13th December 2016
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Our Old Fashion Jazzy Christmas Playlist

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Christmas Playlist

What better music to decorate the tree to than a bit of old-fashioned jazz? We have put together this Christmas Playlist of our favourite Christmas from the 50s and 60s. These were all recorded decades before we were born, but there is something reassuring and friendly about listening to familiar old songs.  After you have finished decorating, light a few candles, grab a glass of your favourite tipple, sit back and enjoy!  Listen to our Christmas Playlist here.

Our Old Fashion Jazzy Christmas Playlist

2nd December 2016
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Cocktail of the Week | Sage & Clementine Mule

clementine sage mule

We have been enjoying the cocktail of the week for the last few months and the few times we have come across a savoury cocktail they have been a hit. Whilst looking for a good cocktail for Thanksgiving, we came across a savoury cocktail from Jamie Oliver’s Drink Tube that really interested us and thought it would be perfect to try as our cocktail of the week, Sage and Clementine Mule.

This cocktail is a twist on the classic mule cocktail the Moscow Mule. As with many cocktails from the 1940’s there seems to be a bit of mixed history as to who created the Moscow Mule and where it started. Some attribute it to John Martin, a Spirits and Food distributor in Hartford, CT and Jack Morgan, President of Cock ‘n’ Bull products (which produced ginger beer). This story line gives it a bit of a corporate myth style story, a ‘cock ‘n’ bull story’ if you will.  The other is attributed to Wes Price, Jack Morgan’s head barman who wanted to clear out the cellar of dead stock. From what we have learnt, we are more inclined to believe the latter story. Needless to say the Cock ‘n’ Bull team had a hand in its development. As with all classic cocktails, a new twist on tradition is always a good thing and this one has some expectations to live up to.

For this week’s cocktail, you will need;

  • 1 measure Lemon Vodka
  • 1 Fresh Clementine
  • Ginger beer
  • 5 Sage leaves
  • Ice

To make the drink, quarter a clementine and add it with the sage to a Collins and muddle the mix.   Add some ice to the glass, followed by the vodka. Add the ginger beer to fill the glass, giving it one final stir and you have this week’s cocktail, a Sage and Clementine Mule.

The cocktail has a good mix of flavours, the clementine is not as sweet as expected and the ginger is not over powering. The sage is very subtle taste to the drink and works well with the hint of lemon from the vodka.  It is a refreshing drink that is well worth making as a seasonal drink.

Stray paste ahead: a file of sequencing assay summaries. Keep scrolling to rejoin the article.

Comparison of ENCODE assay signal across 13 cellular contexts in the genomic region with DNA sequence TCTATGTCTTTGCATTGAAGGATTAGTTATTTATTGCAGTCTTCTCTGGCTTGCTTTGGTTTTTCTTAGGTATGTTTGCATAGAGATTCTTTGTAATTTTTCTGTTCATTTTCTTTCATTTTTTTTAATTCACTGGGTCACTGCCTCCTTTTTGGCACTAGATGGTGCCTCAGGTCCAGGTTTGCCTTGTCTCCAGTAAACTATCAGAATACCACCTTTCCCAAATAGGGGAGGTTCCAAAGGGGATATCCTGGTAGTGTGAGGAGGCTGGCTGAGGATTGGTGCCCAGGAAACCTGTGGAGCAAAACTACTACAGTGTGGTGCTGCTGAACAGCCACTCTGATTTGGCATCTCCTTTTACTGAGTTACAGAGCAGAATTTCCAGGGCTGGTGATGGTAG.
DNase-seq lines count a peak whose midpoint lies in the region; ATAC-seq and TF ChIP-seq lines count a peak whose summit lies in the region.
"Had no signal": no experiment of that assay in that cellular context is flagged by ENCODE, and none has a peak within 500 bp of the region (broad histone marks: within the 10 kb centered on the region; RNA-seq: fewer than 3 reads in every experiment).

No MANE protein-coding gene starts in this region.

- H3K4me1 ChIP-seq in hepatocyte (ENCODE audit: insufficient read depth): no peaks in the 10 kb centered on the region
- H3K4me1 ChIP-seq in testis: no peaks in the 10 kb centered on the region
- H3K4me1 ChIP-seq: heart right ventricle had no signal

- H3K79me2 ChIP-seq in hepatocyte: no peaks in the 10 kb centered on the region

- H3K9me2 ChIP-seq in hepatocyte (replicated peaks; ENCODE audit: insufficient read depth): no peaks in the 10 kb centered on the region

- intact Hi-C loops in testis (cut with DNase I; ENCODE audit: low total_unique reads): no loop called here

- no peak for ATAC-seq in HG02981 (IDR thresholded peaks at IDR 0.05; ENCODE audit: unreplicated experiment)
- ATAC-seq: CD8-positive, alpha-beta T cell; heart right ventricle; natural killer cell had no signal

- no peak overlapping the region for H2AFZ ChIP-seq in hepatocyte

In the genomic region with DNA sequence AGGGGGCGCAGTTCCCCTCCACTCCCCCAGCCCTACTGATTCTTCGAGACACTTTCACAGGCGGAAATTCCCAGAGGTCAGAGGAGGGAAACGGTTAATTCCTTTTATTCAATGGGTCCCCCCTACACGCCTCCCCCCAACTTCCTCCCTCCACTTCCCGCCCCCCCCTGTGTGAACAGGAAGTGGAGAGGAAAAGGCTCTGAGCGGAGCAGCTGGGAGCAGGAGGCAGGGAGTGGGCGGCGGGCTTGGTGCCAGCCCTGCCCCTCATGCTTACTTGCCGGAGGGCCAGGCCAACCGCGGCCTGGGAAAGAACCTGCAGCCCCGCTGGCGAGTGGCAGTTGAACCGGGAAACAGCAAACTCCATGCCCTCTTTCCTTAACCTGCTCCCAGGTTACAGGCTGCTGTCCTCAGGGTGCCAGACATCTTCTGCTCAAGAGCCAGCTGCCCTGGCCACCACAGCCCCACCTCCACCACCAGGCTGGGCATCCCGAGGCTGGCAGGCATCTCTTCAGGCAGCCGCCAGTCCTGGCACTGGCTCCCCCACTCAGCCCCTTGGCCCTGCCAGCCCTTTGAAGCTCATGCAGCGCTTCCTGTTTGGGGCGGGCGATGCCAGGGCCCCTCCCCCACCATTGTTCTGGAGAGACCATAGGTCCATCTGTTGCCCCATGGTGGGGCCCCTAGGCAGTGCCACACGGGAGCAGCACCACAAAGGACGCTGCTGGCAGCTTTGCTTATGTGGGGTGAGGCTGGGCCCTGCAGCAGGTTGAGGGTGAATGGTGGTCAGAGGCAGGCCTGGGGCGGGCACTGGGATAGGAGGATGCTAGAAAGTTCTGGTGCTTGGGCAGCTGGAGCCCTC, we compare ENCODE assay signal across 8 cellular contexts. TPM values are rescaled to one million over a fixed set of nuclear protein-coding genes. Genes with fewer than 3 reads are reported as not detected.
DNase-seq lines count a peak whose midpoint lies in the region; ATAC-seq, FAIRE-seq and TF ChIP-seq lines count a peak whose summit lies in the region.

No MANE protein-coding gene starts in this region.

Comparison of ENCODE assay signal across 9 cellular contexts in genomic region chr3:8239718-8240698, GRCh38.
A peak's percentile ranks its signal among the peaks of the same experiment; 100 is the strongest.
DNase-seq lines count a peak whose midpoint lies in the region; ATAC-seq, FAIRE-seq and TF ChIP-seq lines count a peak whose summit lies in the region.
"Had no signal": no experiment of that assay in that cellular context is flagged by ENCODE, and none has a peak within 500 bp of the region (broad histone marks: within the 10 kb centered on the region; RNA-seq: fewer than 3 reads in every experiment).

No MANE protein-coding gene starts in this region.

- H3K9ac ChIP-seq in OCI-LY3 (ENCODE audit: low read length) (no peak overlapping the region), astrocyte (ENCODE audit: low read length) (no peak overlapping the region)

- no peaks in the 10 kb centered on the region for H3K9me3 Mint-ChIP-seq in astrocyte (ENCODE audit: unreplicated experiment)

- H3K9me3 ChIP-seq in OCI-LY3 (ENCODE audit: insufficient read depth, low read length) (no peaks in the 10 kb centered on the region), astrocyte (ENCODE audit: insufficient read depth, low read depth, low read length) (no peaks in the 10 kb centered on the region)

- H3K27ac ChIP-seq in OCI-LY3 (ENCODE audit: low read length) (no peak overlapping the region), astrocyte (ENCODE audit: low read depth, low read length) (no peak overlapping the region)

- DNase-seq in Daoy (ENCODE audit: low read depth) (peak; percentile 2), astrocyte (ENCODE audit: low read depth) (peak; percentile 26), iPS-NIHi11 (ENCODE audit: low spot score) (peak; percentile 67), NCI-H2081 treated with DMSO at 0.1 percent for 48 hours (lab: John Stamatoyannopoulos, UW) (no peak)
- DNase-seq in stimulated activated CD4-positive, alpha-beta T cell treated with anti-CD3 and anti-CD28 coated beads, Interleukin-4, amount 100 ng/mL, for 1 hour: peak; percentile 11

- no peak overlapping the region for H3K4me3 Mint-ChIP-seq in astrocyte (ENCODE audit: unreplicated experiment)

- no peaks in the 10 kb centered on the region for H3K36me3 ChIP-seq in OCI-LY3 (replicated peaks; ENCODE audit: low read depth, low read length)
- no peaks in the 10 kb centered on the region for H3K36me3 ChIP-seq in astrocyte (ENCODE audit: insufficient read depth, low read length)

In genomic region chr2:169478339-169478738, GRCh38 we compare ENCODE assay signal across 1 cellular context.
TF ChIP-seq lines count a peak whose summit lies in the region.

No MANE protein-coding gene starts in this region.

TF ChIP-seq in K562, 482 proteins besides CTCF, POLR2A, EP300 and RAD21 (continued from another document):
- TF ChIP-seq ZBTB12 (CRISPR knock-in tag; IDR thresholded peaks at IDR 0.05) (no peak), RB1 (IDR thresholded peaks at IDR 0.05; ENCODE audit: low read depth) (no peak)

clementine sage mule
clementine sage mule

 

1st December 2016
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Cocktail of the Week | Mulled Cider

Mulled Cider

This weekend is the first in Advent, which means only one thing, it is the start of the official countdown to Christmas! We both love Christmas and we usually mark this countdown by getting our advent calendars and making our own first mulled drink, which is our Cocktail of the Week, Mulled Cider.

Mulling drinks over winter is a European tradition. Nearly ever European country has their version of a mulled drink. In the UK it is mulled wine, Germany and Austria it is Glühwein and Nordic Countries it is Gløgg, all of which we have partaken in over the years. The concept of mulling wine and other drinks spread across Europe thanks to the Romans during the 2nd century as they conquered and traded with the countries they passed. The mulled spices we use today vary from country to country. The spices in the English version include cinnamon, ginger, cloves, cardamom and nutmeg. A Medieval version of a mulled wine also included pepper, rosemary and pepper.  There is no one recipe for mulled wine and some of the more unique versions can include sausage and savoury herbs or be fortified with other spirits for good measure.

For this week’s cocktail, you will need;

• Cider
• Mulling syrup or spices.

To make this week’s drink, pour the cider into a saucepan and heat gently. Add the syrup or spices and bring to a boil. If you are using spices add a a little bit of sugar. Once boiled, allow the cider to cool slightly and ladle into a glass or mug. Add some apple, cinnamon or star anise and you have this week cocktail, Mulled Cider.

Any mulled drink is an enjoyable drink to have on a winter’s night with your feet up next to the fire and mulled cider is one of our favourites. That said, we are always happy to have a mulled drink when it is available.

Mulled Cider Mulled Cider

Mulled Cider
25th November 2016
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In Praise of Thanksgiving

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Thanksgiving